Generally it does not work to try to 1031 into a syndication. The vast majority of the time the syndication is an LP or LLC and it is dependent on financing so the lender will not allow the 1031 investor to purchase part of the property initially as a TIC. There are a few syndicators out there who advertise that their syndications are 1031 compatible. And it is possible but not likely. Every deal should be examined closely and before it's too late to change course.

A TIC structure could be called a syndication. And that is perfectly fine to 1031 into. A syndication in it's purest form is just a group of people banding together in a structure to own an asset. It is the structure that makes it compliant or not.

@Jessica Chow While off the topic at hand, why Palm Springs?  The regulations in PS proper are super restrictive, and require a ton of oversight and a leap of faith that the neighbors won't call in bogus complaints.  There are many surrounding cities where one can sleep easier at night.....

I think people get very caught up in minutia that doesn’t need to occur. If it’s 3 people looking to buy a piece of real estate and it’s only one property then all the gyrations with an LLC and possible 1031 is a waste of time. If you are purchasing with a bank mortgage someone personally will need to sign for the loan, unless you have a long standing bank relationship and have done this before. If it’s a private lender there will obviously be more flexibility.

I would spend time with someone who has actually performed several of these transactions and have them mentor you. It seems like you have done some research, which is great, but I never met a book at the closing. Book info vs real life is very different. Good luck and I wish you the best!

Originally posted by @Jessica Chow :

@Alpesh Parmar I looked into monetized installment sale, and this would only be possible under a 30-year loan, or a 30-year deal? Does it work after 5? We're not looking to be in business or keep the property for 30 years. Just 3-5 years.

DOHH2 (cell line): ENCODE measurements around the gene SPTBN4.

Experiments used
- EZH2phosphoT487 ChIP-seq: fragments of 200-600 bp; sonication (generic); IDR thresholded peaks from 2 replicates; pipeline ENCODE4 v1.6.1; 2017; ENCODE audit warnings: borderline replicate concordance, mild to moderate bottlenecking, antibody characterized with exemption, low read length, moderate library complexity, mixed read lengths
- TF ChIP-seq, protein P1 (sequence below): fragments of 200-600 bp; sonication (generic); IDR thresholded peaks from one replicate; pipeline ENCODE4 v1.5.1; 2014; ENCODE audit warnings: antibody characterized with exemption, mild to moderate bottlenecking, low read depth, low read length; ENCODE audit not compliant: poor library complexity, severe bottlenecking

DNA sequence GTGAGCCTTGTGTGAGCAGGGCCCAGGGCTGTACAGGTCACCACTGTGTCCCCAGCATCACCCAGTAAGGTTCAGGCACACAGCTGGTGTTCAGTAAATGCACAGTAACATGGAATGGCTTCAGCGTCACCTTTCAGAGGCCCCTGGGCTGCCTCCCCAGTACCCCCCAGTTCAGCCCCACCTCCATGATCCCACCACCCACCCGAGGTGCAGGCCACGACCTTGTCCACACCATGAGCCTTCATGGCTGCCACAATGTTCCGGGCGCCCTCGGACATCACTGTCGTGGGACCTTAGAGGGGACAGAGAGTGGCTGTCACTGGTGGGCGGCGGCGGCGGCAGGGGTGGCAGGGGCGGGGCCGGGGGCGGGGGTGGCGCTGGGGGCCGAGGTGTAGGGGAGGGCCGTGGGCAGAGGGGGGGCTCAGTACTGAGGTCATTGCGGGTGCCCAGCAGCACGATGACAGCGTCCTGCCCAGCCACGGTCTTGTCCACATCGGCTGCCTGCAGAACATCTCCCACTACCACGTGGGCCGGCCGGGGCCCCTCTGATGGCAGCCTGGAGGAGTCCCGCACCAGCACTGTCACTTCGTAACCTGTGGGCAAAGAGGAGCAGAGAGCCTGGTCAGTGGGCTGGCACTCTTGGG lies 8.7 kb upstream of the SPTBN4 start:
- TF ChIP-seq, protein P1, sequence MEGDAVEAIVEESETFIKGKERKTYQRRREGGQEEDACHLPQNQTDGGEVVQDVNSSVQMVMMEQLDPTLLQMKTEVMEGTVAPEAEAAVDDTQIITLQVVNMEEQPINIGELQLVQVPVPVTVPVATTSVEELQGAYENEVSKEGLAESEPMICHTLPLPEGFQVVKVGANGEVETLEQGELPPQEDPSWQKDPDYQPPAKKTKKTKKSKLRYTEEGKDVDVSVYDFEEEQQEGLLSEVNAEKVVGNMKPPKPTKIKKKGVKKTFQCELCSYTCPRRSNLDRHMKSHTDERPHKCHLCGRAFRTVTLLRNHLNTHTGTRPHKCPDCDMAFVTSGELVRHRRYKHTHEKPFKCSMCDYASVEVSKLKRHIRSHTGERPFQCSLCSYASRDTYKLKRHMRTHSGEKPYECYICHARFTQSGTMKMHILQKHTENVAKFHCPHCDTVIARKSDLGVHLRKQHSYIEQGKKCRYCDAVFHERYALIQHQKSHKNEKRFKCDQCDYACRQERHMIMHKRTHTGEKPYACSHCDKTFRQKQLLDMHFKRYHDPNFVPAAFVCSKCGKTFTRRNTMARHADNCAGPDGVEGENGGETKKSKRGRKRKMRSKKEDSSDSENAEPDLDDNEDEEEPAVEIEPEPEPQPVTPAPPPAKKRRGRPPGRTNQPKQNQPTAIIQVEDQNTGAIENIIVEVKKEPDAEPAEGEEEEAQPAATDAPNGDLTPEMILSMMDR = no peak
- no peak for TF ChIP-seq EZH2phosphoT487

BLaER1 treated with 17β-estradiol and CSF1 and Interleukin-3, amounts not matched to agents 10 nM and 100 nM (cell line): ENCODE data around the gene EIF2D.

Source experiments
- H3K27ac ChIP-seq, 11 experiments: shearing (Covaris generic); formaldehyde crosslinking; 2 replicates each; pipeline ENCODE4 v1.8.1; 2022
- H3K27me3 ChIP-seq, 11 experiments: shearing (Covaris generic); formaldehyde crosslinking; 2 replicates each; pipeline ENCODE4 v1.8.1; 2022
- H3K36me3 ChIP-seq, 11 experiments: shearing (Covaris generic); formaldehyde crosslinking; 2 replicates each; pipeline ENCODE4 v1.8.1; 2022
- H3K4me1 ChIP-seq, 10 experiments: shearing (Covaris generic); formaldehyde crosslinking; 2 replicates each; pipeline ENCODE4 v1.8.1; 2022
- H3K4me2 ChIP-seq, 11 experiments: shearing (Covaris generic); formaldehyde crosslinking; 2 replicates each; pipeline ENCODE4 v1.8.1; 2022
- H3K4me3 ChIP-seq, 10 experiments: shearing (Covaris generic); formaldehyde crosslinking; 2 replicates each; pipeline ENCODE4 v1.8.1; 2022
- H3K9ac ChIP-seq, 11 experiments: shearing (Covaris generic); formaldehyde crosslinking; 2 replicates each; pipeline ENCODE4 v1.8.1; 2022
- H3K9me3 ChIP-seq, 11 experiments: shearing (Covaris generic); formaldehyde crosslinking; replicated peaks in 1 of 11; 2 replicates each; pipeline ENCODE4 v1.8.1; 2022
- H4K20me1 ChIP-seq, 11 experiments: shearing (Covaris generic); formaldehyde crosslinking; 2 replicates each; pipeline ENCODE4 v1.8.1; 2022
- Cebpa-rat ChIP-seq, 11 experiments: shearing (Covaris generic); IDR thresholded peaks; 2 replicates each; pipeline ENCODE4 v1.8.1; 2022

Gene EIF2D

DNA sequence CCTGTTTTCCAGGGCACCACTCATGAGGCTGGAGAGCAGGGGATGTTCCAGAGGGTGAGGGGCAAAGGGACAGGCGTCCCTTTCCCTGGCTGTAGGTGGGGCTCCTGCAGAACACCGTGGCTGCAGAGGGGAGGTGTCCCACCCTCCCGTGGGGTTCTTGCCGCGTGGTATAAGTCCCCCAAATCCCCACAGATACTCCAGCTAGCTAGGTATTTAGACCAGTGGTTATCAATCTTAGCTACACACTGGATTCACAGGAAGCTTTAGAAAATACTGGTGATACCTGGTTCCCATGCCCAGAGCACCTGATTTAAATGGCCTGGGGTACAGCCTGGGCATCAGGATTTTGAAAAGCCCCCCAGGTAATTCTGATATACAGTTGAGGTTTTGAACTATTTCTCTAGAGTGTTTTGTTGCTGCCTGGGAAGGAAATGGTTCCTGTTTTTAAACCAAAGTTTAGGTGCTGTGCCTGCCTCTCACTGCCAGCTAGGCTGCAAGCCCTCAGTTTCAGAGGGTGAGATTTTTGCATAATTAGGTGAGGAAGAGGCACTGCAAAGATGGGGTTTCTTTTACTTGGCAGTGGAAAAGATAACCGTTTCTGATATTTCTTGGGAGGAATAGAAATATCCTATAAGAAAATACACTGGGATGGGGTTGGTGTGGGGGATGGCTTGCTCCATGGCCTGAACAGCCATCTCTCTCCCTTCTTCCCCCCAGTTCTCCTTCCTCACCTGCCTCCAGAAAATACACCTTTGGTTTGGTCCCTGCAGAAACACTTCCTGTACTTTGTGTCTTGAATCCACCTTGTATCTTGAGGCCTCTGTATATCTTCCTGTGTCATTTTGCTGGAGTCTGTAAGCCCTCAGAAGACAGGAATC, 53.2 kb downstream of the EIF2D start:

Thanks for your Option 5! Definitely going to ask my accountant about that.

 In a monetized installment sale you get cash up front, hence "monetized" installment sale. The intermediary installment sale is what gives you the tax deferral. Your taxes are deferred until you receive the balloon payment at the end of the contract term.

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There are multiple variables you're considering here that should be looked at independently. 

Short answer: Your LLC is a pass through entity and distributions won't impact your taxable income. Distributions only impact your capital balance an whether or not your LLC is structured in a way that your allocation of income/expenses is dictated by the capital balance you maintain in your LLC. Therefore, when it comes to minimizing taxable income it's really dependent on how much rental income you bring in, offset by depreciation and deductible operating expenses.

As @John Underwood mentions you can hold the property and never pay taxes on appreciation if you execute 1031's until it's passed on through inheritance with your benefactors getting the tax basis at FMV, but based on the fact that you're looking to acquire this property with friends that's most likely not the strategy. The question around the 1031 would be if the 1031 would be executed by the LLC. I'm not sure how the 1031 works for capital gains deferal when you have ownership of a property within an LLC and then take those capital gains and potentially 1031 by purchasing another property as an individual or different entity.

The distribution amount only factors in when deciding how much cash you want to keep in the LLC to cover future maintenance costs and other operating expenses.

@John D. - We have a guy :) He's got us covered on the new rules and regulations in PS, and some other buddies in the area are killing it out there.

@Eric A. - Thank you!

@Jessica Chow I know the games that work in PS for now, longer leases with cancellation and related.  Hope they hold out, sounds like they will be selectively investigating a number of smaller acreage properties in the near term.